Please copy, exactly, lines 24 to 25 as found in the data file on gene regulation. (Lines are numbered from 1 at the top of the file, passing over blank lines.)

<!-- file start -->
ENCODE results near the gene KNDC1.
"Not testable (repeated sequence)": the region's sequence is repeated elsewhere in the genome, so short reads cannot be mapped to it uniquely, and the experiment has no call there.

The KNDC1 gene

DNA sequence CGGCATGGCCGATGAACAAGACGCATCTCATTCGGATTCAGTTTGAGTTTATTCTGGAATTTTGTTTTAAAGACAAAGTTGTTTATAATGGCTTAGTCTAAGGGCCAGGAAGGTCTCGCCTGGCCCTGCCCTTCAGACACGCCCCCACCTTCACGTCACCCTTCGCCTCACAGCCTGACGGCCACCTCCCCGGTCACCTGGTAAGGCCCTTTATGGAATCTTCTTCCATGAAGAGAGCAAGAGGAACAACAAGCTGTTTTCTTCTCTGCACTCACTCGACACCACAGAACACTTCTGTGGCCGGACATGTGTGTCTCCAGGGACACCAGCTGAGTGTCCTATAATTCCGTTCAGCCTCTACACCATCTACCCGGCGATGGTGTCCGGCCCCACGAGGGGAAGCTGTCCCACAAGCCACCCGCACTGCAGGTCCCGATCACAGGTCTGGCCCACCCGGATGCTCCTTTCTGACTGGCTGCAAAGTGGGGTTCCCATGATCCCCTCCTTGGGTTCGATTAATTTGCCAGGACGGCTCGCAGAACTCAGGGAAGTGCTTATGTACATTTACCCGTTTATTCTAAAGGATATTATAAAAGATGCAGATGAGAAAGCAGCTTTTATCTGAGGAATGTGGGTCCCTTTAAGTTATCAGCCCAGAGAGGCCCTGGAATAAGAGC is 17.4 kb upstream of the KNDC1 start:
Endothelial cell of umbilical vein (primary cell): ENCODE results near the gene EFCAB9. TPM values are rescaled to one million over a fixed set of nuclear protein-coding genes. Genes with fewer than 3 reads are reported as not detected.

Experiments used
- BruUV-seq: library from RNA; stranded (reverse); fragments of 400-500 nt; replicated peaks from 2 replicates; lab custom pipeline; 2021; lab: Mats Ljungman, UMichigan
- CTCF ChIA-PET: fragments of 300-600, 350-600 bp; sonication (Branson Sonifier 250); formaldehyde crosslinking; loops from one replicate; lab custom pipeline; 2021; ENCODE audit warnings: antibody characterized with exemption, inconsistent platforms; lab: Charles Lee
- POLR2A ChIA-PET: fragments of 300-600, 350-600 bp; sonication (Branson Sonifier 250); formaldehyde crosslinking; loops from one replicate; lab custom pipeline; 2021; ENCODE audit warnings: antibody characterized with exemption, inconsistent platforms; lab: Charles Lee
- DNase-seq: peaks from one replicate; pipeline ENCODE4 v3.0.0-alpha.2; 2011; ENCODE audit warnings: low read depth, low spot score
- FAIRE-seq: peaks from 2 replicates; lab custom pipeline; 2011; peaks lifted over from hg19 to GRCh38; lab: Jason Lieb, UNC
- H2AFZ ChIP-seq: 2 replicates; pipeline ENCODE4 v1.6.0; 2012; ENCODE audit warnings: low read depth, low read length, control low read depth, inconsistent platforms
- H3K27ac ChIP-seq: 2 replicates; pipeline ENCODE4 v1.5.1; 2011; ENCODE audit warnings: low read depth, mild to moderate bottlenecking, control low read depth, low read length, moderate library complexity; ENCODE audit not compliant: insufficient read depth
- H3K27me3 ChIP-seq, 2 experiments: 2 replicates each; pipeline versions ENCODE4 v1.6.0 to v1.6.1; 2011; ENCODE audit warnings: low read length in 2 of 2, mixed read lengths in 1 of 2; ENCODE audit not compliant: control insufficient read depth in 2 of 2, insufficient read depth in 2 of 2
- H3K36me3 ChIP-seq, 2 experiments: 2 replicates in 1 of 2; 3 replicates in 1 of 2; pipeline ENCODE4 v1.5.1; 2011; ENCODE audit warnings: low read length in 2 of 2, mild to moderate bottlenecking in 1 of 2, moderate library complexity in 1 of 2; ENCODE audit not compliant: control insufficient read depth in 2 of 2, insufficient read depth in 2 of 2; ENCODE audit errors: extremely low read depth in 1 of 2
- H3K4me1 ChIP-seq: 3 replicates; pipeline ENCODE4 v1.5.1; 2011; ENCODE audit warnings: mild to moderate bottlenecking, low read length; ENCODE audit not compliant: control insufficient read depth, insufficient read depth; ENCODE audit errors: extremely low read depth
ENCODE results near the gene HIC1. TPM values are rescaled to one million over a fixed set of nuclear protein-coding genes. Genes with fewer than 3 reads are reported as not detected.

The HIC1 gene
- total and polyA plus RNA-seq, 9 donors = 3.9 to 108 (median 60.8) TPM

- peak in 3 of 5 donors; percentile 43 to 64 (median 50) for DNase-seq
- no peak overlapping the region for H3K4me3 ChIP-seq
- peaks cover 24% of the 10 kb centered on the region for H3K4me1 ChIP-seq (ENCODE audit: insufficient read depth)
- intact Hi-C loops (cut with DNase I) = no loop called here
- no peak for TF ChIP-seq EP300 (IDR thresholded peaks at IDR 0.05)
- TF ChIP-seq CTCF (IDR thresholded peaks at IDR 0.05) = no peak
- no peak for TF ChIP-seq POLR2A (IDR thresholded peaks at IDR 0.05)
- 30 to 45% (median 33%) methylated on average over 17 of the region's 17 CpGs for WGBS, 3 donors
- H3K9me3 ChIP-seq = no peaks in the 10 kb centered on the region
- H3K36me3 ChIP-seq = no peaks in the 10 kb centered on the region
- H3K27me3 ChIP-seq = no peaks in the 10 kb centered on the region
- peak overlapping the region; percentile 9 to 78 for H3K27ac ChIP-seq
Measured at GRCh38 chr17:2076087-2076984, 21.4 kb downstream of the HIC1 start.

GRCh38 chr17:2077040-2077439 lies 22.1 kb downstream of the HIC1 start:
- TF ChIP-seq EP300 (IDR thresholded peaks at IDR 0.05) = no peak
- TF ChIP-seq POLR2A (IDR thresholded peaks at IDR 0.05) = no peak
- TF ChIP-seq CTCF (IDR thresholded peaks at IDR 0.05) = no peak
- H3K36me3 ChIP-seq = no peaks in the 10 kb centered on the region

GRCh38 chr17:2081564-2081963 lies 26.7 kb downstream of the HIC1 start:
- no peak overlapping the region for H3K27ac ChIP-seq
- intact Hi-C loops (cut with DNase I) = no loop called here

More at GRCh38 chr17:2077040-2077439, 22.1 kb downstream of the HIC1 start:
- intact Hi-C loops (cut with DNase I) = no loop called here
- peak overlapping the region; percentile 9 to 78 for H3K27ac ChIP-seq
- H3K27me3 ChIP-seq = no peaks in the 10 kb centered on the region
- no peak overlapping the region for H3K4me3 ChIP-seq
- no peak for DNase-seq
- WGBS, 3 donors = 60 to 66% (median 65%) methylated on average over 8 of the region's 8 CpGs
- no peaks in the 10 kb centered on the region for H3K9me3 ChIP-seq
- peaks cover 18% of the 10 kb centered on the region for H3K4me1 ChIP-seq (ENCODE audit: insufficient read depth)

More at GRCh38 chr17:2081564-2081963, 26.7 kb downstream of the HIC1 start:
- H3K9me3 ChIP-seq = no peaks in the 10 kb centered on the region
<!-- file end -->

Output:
- no peak for TF ChIP-seq EP300 (IDR thresholded peaks at IDR 0.05)
- TF ChIP-seq CTCF (IDR thresholded peaks at IDR 0.05) = no peak